John Paczkowski

Recent Posts by John Paczkowski

A Possible Apple Antitrust Inquiry? Nothing to See Here…

Recent changes to Apple’s (AAPL) iPhone developer agreement, specifically those prohibiting the use of cross-compilers like Adobe’s Packager for iPhone, may result in some unwanted regulatory scrutiny for Apple. The New York Post claims the Department of Justice and the Federal Trade Commission are considering an inquiry to determine whether Apple is unfairly controlling development of iPhone and iPad apps. The concern here is that Apple’s new policy might stifle competition by preventing developers from using tools that could easily make their apps available on multiple platforms, not just the iPhone alone. Devs who want to write apps for the iPhone must write them originally for the platform in Objective-C, C, C++, or JavaScript as executed by the iPhone OS WebKit engine. They can’t, for example, build a Flash-based app and run it through Adobe’s Packager, which outputs the code in an iPhone-friendly format.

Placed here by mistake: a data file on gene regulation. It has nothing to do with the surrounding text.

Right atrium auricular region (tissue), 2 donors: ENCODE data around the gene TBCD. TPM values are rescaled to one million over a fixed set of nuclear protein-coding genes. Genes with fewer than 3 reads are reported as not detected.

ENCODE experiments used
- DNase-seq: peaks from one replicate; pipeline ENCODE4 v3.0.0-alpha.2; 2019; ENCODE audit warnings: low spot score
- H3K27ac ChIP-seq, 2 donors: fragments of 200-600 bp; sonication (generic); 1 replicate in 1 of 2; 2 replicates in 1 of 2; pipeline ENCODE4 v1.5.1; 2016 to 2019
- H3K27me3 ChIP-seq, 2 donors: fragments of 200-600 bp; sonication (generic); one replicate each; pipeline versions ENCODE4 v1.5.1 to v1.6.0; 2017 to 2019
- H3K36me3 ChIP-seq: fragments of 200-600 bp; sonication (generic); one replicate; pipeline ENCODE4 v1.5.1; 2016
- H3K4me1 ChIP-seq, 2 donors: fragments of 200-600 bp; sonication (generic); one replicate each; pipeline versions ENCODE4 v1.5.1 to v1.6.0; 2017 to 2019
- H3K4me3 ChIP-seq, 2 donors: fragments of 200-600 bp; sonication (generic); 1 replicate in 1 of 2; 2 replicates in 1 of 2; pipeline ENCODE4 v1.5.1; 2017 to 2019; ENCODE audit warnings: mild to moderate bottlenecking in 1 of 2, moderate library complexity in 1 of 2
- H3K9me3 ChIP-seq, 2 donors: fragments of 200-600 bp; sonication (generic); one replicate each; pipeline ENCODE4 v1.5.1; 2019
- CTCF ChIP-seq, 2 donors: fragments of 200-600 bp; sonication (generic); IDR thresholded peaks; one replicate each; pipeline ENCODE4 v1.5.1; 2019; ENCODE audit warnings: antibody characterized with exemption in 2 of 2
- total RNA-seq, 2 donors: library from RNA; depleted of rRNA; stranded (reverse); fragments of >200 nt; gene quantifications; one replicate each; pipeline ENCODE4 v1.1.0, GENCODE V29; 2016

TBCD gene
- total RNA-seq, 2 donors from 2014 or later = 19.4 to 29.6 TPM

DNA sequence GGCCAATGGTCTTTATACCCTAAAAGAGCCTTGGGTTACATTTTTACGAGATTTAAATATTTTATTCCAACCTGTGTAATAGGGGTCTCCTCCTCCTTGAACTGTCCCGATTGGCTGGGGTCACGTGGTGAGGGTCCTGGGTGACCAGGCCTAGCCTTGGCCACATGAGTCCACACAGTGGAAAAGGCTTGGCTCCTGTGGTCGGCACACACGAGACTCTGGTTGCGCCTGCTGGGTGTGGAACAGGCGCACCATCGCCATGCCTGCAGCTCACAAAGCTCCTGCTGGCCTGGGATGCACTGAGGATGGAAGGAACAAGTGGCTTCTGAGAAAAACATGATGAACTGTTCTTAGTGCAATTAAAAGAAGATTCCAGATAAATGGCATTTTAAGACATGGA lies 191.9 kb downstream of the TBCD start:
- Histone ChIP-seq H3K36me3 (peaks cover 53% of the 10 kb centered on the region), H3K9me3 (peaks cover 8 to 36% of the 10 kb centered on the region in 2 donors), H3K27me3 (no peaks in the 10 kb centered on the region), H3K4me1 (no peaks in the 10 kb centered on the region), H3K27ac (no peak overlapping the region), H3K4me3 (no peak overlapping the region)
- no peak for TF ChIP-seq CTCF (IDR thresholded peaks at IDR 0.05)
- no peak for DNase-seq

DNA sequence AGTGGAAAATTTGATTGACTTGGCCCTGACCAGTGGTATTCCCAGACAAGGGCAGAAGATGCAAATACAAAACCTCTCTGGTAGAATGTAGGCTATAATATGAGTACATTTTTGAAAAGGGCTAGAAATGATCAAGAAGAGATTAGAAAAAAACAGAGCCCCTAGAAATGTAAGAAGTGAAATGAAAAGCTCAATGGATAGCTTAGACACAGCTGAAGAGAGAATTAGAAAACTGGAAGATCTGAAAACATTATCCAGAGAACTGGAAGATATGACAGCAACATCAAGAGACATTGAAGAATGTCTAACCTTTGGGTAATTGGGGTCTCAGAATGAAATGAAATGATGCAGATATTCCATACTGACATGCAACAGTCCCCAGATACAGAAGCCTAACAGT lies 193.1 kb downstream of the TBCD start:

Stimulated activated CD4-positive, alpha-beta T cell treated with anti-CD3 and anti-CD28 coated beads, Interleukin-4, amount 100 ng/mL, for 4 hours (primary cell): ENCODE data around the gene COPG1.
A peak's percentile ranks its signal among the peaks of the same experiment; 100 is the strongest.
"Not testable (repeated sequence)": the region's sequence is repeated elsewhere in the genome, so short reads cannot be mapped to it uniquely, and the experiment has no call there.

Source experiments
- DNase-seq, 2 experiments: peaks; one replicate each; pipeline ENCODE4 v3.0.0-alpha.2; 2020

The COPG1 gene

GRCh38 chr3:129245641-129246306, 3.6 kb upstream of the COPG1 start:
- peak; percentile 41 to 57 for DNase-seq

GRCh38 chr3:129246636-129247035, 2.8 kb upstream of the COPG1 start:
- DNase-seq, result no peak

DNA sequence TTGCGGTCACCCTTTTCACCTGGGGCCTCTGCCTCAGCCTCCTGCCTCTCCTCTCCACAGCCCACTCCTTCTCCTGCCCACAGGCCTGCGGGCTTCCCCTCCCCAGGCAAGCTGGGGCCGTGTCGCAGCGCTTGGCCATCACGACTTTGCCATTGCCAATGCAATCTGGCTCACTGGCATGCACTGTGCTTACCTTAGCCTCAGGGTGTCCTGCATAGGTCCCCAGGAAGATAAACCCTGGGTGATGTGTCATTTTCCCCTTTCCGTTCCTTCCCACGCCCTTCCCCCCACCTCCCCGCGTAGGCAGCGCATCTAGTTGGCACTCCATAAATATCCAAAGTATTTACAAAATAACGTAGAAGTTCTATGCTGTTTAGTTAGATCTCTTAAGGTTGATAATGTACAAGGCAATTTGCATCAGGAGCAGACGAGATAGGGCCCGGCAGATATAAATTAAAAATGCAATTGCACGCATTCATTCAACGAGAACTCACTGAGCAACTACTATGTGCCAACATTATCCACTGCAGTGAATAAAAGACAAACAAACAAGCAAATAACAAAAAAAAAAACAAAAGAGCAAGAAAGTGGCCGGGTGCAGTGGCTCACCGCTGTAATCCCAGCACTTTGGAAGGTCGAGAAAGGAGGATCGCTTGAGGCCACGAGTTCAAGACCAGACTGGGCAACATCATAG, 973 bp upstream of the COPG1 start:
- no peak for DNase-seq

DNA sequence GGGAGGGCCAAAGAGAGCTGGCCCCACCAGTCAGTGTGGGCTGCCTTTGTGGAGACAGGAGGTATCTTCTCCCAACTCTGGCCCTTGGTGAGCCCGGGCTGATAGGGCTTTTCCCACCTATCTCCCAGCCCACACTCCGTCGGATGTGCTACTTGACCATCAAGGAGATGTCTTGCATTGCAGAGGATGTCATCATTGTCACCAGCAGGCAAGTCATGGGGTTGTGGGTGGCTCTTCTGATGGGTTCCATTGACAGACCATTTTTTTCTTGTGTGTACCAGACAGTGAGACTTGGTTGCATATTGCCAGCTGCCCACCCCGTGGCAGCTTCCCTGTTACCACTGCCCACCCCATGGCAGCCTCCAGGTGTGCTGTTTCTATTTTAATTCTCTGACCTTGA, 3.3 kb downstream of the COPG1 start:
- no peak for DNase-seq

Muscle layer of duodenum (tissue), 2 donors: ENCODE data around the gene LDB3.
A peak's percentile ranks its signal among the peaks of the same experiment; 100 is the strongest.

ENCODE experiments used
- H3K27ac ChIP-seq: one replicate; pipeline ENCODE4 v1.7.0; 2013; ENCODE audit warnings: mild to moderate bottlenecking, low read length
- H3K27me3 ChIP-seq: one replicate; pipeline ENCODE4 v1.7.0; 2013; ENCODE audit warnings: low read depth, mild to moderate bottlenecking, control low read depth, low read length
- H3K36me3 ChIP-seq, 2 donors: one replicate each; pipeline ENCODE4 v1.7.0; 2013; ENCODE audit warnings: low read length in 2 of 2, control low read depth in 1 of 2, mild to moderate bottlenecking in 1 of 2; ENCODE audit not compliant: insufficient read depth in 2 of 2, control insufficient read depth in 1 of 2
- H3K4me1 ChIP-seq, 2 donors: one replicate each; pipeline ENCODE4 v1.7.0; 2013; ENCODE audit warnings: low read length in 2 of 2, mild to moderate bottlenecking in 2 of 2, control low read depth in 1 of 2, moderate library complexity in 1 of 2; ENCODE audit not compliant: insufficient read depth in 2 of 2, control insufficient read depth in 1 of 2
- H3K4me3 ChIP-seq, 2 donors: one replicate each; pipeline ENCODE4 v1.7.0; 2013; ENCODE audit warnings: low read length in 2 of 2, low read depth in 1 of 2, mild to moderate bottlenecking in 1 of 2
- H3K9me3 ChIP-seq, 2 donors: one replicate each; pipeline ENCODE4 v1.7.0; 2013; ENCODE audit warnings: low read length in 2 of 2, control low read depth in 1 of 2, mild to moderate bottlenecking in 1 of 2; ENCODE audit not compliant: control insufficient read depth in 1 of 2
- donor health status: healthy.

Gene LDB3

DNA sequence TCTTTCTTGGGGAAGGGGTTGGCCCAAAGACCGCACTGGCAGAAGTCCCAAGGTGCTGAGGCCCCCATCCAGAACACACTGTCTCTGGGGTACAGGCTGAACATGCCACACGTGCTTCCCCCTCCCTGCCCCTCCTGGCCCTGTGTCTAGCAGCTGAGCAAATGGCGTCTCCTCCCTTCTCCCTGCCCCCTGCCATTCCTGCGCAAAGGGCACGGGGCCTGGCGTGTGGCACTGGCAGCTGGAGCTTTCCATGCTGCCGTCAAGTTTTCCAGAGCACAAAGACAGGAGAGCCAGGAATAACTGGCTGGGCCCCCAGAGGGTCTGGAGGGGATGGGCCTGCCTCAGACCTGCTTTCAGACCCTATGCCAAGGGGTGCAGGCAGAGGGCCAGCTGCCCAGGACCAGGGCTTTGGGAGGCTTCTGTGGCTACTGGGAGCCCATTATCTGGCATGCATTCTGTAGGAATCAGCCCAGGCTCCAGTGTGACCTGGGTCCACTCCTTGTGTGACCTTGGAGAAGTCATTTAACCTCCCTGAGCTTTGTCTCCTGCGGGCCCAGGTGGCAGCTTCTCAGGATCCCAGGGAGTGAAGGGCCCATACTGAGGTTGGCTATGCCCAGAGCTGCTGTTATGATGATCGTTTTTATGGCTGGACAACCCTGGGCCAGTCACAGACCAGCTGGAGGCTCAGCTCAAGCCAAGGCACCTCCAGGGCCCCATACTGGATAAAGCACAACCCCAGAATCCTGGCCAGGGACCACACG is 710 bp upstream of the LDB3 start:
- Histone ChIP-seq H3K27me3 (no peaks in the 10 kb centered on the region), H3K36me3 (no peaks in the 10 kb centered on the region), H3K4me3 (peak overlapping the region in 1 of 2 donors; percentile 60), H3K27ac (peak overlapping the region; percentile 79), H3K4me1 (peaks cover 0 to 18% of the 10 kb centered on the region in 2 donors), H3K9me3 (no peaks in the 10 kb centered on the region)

Why might that constitute an unfair business practice in the eyes of the government? Adobe and other critics claim that it turns the iPhone OS into a walled garden, tethering developers to Apple’s platform and making it difficult for them to target others.

Is that a viable antitrust argument? If either the DOJ or FTC does launch an inquiry — and it’s not at all clear that they will — does Apple have anything to worry about? That depends on the answers to two questions, Harry First, the Charles L. Denison Professor of Law at New York University School of Law, told me.

“The first question that needs to be answered is ‘does Apple have monopoly power in this market,’” First explained. “Is the iPhone platform really that dominant? The second is whether these new restrictions of Apple’s so hurt competing platforms that they could be considered maintenance of monopoly power. If Apple’s new SDK agreement effectively forces developers to write only for the iPhone platform, can that be proven to adversely affect inter-platform competition?”

Given thriving competition in the smartphone market and the number of cross-platform apps already available, the answers to both those questions would seem to be no. Add to this, Apple’s pro-competitive justifications for its behavior as laid out by CEO Steve Jobs last week (“a third party layer of software come between the platform and the developer [and] ultimately results in sub-standard apps.”), and there doesn’t appear to be much here — if anything.